Turkish when you travel to Turkey
and your trip will be much easier when searching for a hotel, traveling on public transportation, or ordering meals in restaurants.
simple Turkish is fairly easy to
learn because Turkish is a logical,
phonetic language. The easiest way to learn exactly what you may need on your trip is this:
All students in Turkish schools
study English, and some even
learn it. French, German and Arabic are
also taught (and sometimes learned).
In tourist areas, local tourism personnel
may study Greek, Finnish, Hebrew, Italian,
Japanese, Korean, Spanish—whatever
language a significant number of visitors
may speak. But you'll get the most
out of your trip if you know a bit
of Turkish, too.
From Hello to December, here they are.
Remember: Anyone can learn 100 words. (You can get an online sample here.)
From 1 to a trillion, to go with
Most Useful Words.
You gotta be able to tell Turks where you're from.
If you plan to stay in Turkey awhile,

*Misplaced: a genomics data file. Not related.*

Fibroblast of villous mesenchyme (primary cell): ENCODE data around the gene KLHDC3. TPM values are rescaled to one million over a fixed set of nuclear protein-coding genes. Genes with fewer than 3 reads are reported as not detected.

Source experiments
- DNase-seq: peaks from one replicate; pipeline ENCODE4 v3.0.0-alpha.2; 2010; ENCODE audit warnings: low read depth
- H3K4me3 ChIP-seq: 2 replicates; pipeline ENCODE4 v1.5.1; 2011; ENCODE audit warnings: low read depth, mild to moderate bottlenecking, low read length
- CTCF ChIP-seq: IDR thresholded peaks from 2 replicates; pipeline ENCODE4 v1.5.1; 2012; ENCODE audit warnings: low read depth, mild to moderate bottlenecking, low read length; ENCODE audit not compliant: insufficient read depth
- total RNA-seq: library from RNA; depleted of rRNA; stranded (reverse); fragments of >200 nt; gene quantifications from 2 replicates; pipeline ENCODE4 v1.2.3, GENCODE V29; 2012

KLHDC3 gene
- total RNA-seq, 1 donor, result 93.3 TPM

English to Turks in order to pay
the bills. More...
5. Turkish Hand Gestures
Turkish Hands: Gesturing Your Way Home, A Hand Guide for Tourists, by Tara L Alisbah, gives you the rundown on all the meaningful, expressive, funny, cautionary hand gestures you may see while traveling in Turkey.
The author, born in Ankara of Turkish and American parents, is equally at home in Turkey and the USA, and obviously enjoys her role as cultural (and language) interpreter. More...
6. Language Course in Istanbul
A TTP user in London, Susan M, tells me that she took a course at Concept Languages in Istanbul, and that it provided good-quality instruction in comfortable facilities, and represented good value for money.
—by Tom Brosnahan